Samuel Pepys loved fine clothing almost as much as he loved ‘wine, women and song’. His long-suffering wife had to play second-fiddle in the fashion stakes (her clothing allowance was only increased once she found him in a compromising position with her maid)!

At the Restoration, Sir Peter Lely became the official painter to the court. Van Dyck’s legacy meant that ‘drapery’ rather than ‘dress’ appears in Lely’s work. The judicious addition of a prop or accessory could turn sitter/sinner into saint – as we discover by investigating portraits of Charles II, his Queen, courtiers, many mistresses and children.

 

 

Jacqui Ansell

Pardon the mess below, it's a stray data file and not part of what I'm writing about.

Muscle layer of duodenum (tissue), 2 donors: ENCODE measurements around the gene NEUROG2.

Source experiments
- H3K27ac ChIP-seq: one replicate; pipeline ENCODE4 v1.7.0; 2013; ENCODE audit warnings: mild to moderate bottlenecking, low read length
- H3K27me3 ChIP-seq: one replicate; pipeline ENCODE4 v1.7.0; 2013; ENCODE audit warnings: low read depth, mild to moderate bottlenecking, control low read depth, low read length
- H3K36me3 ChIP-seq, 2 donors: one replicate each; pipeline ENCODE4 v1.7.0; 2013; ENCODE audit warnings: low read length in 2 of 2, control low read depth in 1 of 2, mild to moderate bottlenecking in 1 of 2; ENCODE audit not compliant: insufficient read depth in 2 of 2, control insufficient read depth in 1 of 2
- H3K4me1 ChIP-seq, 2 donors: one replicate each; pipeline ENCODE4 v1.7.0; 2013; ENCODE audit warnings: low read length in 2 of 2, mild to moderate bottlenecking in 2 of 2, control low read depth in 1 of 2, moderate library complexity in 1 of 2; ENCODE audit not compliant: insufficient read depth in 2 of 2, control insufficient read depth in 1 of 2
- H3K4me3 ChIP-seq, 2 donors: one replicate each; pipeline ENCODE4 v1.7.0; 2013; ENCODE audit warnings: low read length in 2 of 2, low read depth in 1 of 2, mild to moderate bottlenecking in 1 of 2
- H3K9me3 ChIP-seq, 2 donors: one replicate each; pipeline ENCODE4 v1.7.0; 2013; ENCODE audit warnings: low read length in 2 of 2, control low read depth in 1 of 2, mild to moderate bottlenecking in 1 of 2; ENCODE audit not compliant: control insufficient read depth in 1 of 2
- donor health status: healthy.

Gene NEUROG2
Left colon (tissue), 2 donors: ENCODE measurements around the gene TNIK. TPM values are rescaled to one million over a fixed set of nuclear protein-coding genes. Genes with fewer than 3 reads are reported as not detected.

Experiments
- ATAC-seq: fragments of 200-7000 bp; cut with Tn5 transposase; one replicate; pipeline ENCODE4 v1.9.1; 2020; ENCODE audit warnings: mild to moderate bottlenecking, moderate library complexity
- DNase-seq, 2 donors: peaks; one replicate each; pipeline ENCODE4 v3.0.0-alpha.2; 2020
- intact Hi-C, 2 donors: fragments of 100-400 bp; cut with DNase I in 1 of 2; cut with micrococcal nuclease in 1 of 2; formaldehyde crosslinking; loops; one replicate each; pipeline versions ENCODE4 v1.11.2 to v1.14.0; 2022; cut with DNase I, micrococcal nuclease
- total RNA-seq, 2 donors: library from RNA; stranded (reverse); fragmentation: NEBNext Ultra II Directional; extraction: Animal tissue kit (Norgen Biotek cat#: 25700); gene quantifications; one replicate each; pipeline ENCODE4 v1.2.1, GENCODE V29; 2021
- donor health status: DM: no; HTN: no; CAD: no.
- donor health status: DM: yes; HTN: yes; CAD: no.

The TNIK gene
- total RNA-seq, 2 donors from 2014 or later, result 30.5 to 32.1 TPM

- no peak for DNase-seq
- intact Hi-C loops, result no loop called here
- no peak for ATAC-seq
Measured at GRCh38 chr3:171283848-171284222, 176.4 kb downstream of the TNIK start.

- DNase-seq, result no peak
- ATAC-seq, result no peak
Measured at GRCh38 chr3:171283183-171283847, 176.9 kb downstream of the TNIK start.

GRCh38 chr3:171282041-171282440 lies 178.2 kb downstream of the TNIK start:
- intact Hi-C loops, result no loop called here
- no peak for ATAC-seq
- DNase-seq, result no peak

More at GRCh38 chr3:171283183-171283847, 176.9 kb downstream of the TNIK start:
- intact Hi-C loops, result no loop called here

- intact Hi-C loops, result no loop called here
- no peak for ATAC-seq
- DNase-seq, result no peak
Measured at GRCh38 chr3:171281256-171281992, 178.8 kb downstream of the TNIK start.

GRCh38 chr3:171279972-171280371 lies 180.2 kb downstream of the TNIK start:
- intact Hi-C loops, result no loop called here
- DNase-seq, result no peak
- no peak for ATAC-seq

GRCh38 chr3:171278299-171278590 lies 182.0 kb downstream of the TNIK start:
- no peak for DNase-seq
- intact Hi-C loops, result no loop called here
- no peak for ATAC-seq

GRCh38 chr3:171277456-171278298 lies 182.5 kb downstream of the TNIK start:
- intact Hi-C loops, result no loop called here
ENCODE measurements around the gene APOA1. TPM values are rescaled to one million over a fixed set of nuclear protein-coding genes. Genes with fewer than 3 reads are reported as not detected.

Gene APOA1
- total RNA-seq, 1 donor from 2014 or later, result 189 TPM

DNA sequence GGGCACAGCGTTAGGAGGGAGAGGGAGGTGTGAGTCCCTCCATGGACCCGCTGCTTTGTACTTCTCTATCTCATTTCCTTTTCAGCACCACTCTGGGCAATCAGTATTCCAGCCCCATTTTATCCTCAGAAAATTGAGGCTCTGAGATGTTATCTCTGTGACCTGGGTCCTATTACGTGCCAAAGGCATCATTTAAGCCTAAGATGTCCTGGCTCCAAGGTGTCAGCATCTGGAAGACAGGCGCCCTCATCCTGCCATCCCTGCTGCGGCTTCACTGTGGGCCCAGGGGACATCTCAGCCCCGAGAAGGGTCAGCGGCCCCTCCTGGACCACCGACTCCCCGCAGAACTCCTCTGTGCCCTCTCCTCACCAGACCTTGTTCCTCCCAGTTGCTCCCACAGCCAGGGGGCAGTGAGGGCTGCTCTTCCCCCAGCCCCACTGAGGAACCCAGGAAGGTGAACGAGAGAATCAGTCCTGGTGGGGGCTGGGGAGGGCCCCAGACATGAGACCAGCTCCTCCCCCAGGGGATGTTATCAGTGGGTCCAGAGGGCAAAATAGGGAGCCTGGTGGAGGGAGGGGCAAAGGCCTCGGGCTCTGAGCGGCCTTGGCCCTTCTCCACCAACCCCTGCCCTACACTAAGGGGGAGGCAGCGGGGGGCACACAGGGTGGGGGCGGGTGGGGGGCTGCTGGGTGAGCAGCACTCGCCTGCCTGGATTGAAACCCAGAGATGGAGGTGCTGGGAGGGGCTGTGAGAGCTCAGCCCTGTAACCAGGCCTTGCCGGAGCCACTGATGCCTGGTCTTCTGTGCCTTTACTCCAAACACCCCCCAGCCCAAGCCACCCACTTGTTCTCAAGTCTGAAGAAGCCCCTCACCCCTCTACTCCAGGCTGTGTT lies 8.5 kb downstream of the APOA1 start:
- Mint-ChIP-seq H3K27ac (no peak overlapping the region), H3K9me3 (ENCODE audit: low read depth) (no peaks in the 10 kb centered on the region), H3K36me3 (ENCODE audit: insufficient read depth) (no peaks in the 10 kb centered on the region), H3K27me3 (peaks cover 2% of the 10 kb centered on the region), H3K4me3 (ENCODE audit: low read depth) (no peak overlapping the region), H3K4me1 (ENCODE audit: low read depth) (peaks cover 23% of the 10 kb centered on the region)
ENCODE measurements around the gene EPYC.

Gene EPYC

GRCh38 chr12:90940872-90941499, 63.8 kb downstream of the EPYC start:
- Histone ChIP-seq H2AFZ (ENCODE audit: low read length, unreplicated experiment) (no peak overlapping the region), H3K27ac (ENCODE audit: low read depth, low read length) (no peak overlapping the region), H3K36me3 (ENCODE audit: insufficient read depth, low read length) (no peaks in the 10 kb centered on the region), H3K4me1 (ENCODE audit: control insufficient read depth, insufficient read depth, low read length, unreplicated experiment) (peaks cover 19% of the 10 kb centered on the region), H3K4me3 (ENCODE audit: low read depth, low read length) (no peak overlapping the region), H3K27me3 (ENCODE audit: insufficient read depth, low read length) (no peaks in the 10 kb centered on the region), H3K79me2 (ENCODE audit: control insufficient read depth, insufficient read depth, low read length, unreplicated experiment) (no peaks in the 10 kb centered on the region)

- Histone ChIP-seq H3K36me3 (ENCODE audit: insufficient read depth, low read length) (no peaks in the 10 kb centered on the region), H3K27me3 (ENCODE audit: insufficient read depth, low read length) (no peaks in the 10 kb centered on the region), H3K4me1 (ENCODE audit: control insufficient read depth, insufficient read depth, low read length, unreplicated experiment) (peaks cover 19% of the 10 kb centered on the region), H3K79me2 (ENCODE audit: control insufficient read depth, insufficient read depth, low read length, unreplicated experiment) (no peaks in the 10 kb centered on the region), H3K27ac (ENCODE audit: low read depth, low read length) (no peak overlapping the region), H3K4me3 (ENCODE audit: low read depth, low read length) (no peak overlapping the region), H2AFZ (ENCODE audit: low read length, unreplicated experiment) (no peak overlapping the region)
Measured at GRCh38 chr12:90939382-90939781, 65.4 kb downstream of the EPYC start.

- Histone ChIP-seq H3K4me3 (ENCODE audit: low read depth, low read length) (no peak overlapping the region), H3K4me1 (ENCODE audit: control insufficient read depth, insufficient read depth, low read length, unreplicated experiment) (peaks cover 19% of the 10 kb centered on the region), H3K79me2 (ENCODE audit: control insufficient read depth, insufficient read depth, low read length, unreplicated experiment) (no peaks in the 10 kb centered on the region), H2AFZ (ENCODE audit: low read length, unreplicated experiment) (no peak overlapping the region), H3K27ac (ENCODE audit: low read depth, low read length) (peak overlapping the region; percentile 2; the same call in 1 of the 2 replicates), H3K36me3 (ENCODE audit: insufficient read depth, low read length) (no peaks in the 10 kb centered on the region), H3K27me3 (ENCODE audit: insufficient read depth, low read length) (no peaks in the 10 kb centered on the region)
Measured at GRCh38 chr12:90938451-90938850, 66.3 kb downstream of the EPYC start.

Jacqui read History of Art and Theory at the University of Essex before going on to gain an MA in History of Dress from the Courtauld Institute. She continues to lecture regularly on the public programmes of the National Gallery and National Portrait Gallery and to publish on court dress, Grand Tour portraiture and Welsh Costume as well as dress as a cultural marker and indicator of class, gender, national and professional identity. Jacqui is a senior lecturer at Christie's Education, London.